Learning Abstract Algebra with ISETL

Overview

Most students in abstract algebra classes have great difficulty making sense of what the instructor is saying. Moreover, this seems to remain true almost independently of the quality of the lecture. This book is based on the constructivist belief that, before students can make sense of any presentation of abstract mathematics, they need to be engaged in mental activities which will establish an experiential base for any future verbal explanation. No less, they need to have the opportunity to reflect on their ...

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Paperback (Softcover reprint of the original 1st ed. 1994)
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Overview

Most students in abstract algebra classes have great difficulty making sense of what the instructor is saying. Moreover, this seems to remain true almost independently of the quality of the lecture. This book is based on the constructivist belief that, before students can make sense of any presentation of abstract mathematics, they need to be engaged in mental activities which will establish an experiential base for any future verbal explanation. No less, they need to have the opportunity to reflect on their activities. This approach is based on extensive theoretical and empirical studies as well as on the substantial experience of the authors in teaching astract algebra. The main source of activities in this course is computer constructions, specifically, small programs written in the mathlike programming language ISETL; the main tool for reflections is work in teams of 2-4 students, where the activities are discussed and debated. Because of the similarity of ISETL expressions to standard written mathematics, there is very little programming overhead: learning to program is inseparable from learning the mathematics. Each topic is first introduced through computer activities, which are then followed by a text section and exercises. This text section is written in an informed, discusive style, closely relating definitions and proofs to the constructions in the activities. Notions such as cosets and quotient groups become much more meaningful to the students than when they are preseted in a lecture.

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Product Details

  • ISBN-13: 9781461276029
  • Publisher: Springer New York
  • Publication date: 7/31/2012
  • Edition description: Softcover reprint of the original 1st ed. 1994
  • Edition number: 1
  • Pages: 248
  • Product dimensions: 6.14 (w) x 9.21 (h) x 0.57 (d)

Table of Contents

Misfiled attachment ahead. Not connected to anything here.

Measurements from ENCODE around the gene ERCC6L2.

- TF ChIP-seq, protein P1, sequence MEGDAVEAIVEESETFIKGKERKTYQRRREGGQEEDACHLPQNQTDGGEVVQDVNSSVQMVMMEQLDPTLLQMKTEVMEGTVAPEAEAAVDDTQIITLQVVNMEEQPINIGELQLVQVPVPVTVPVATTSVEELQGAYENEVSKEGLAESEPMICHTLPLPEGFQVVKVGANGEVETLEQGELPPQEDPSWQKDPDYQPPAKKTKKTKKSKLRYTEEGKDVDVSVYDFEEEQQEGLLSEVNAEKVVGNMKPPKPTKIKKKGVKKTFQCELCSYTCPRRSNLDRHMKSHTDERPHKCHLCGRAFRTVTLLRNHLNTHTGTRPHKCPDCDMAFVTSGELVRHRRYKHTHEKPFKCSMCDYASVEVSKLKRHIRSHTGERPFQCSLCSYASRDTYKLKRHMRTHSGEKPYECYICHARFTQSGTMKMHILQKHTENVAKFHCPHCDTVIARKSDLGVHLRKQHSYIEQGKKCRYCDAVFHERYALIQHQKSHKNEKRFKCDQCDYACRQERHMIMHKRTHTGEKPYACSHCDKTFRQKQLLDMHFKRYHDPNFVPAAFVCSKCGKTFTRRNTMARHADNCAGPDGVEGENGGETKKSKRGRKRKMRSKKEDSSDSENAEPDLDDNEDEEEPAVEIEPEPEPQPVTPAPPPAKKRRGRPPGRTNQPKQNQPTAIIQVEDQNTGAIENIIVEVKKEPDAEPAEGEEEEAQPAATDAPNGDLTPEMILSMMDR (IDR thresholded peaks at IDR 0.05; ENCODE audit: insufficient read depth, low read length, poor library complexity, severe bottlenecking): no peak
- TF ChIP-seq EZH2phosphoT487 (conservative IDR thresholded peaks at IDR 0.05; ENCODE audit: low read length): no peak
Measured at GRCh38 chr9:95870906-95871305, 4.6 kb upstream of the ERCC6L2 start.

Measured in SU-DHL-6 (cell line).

1 Mathematical Constructions in ISETL.- 1.1 Using ISETL.- 1.1.1 Activities.- 1.1.2 Getting started.- 1.1.3 Simple objects and operations on them.- 1.1.4 Control statements.- 1.1.5 Exercises.- 1.2 Compound objects and operations on them.- 1.2.1 Activities.- 1.2.2 Tuples.- 1.2.3 Sets.- 1.2.4 Set and tuple formers.- 1.2.5 Set operations.- 1.2.6 Permutations.- 1.2.7 Quantification.- 1.2.8 Miscellaneous ISETL features.- 1.2.9 VISETL.- 1.2.10 Exercises.- 1.3 Functions in ISETL.- 1.3.1 Activities.- 1.3.2 Funcs.- 1.3.3 Alternative syntax for funcs.- 1.3.4 Using furies to represent situations.- 1.3.5 Furies for binary operations.- 1.3.6 Fumes to test properties.- 1.3.7 Smaps.- 1.3.8 Procs.- 1.3.9 Exercises.- 2 Groups.- 2.1 Getting acquainted with groups.- 2.1.1 Activities.- 2.1.2 Definition of a group.- 2.1.3 Examples of groups.- Number systems.- Integers mod n.- Symmetric groups.- Symmetries of the square.- Groups of matrices.- 2.1.4 Elementary properties of groups.- 2.1.5 Exercises.- 2.2 The modular groups and the symmetric groups.- 2.2.1 Activities.- 2.2.2 The modular groups Zn.- 2.2.3 The symmetric groups Sn.- Orbits and cycles.- 2.2.4 Exercises.- 2.3 Properties of groups.- 2.3.1 Activities.- 2.3.2 The specific and the general.- 2.3.3 The cancellation law—An illustration of the abstract method.- 2.3.4 How many groups are there?.- Classifying groups of order 4.- 2.3.5 Looking ahead—subgroups.- 2.3.6 Summary of examples and non-examples of groups.- 2.3.7 Exercises.- 3 Subgroups.- 3.1 Definitions and examples.- 3.1.1 Activities.- 3.1.2 Subsets of a group.- Definition of a subgroup.- 3.1.3 Examples of subgroups.- Embedding one group in another.- Conjugates.- Cycle decomposition and conjugates in Sn.- 3.1.4 Exercises.- 3.2 Cyclic groups and their subgroups.- 3.2.1 Activities.- 3.2.2 The subgroup generated by a single element.- 3.2.3 Cyclic groups.- The idea of the proof.- 3.2.4 Generators.- Generators of Sn.- Parity—even and odd permutations.- Determining the parity of a permutation.- 3.2.5 Exercises.- 3.3 Lagrange’s theorem.- 3.3.1 Activities.- 3.3.2 What Lagrange’s theorem is all about.- 3.3.3 Cosets.- 3.3.4 The proof of Lagrange’s theorem.- 3.3.5 Exercises.- 4 The Fundamental Homomorphism Theorem.- 4.1 Quotient groups.- 4.1.1 Activities.- 4.1.2 Normal subgroups.- Multiplying cosets by representatives.- 4.1.3 The quotient group.- 4.1.4 Exercises.- 4.2 Homomorphisms.- 4.2.1 Activities.- 4.2.2 Homomorphisms and kernels.- 4.2.3 Examples.- 4.2.4 Invariants.- 4.2.5 Homomorphisms and normal subgroups.- An interesting example.- 4.2.6 Isomorphisms.- 4.2.7 Identifications.- 4.2.8 Exercises.- 4.3 The homomorphism theorem.- 4.3.1 Activities.- 4.3.2 The canonical homomorphism.- 4.3.3 The fundamental homomorphism theorem.- 4.3.4 Exercises.- 5 Rings.- 5.1 Rings.- 5.1.1 Activities.- 5.1.2 Definition of a ring.- 5.1.3 Examples of rings.- 5.1.4 Rings with additional properties.- Integral domains.- Fields.- 5.1.5 Constructing new rings from old—matrices.- 5.1.6 Constructing new rings from old—polynomials.- 5.1.7 Constructing new rings from old—functions.- 5.1.8 Elementary properties—arithmetic.- 5.1.9 Exercises.- 5.2 Ideals.- 5.2.1 Activities.- 5.2.2 Analogies between groups and rings.- 5.2.3 Subrings.- Definition of subring.- 5.2.4 Examples of subrings.- Subrings of Zn and Z.- Subrings of—(R).- Subrings of polynomial rings.- Subrings of rings of functions.- 5.2.5 Ideals and quotient rings.- Definition of ideal.- Examples of ideals.- 5.2.6 Elementary properties of ideals.- 5.2.7 Elementary properties of quotient rings.- Quotient rings that are integral domains—prime ideals.- Quotient rings that are fields—maximal ideals.- 5.2.8 Exercises.- 5.3 Homomorphisms and isomorphisms.- 5.3.1 Activities.- 5.3.2 Definition of homomorphism and isomorphism.- Group homomorphisms vs. ring homomorphisms.- 5.3.3 Examples of homomorphisms and isomorphisms.- Homomorphisms from Zn to Zk.- Homomorphisms of Z.- Homomorphisms of polynomial rings.- Embeddings—Z, Zn as universal subobjects.- The characteristic of an integral domain and a field.- 5.3.4 Properties of homorphisms.- Preservation.- Ideals and kernels of ring homomorphisms.- 5.3.5 The fundamental homomorphism theorem.- The canonical homomorphism.- The fundamental theorem.- Homomorphic images of Z, Zn.- Identification of quotient rings.- 5.3.6 Exercises.- 6 Factorization in Integral Domains.- 6.1 Divisibility properties of integers and polynomials.- 6.1.1 Activities.- 6.1.2 The integral domains Z, Q[x].- Arithmetic and factoring.- The meaning of unique factorization.- 6.1.3 Arithmetic of polynomials.- Long division of polynomials.- 6.1.4 Division with remainder.- 6.1.5 Greatest Common Divisors and the Euclidean algorithm.- 6.1.6 Exercises.- 6.2 Euclidean domains and unique factorization.- 6.2.1 Activities.- 6.2.2 Gaussian integers.- 6.2.3 Can unique factorization fail?.- 6.2.4 Elementary properties of integral domains.- 6.2.5 Euclidean domains.- Examples of Euclidean domains.- 6.2.6 Unique factorization in Euclidean domains.- 6.2.7 Exercises.- 6.3 The ring of polynomials over a field.- 6.3.1 Unique factorization in F[x].- 6.3.2 Roots of polynomials.- 6.3.3 The evaluation homomorphism.- 6.3.4 Reducible and irreducible polynomials.- Examples.- 6.3.5 Extension fields.- Construction of the complex numbers.- 6.3.6 Splitting fields.- 6.3.7 Exercises.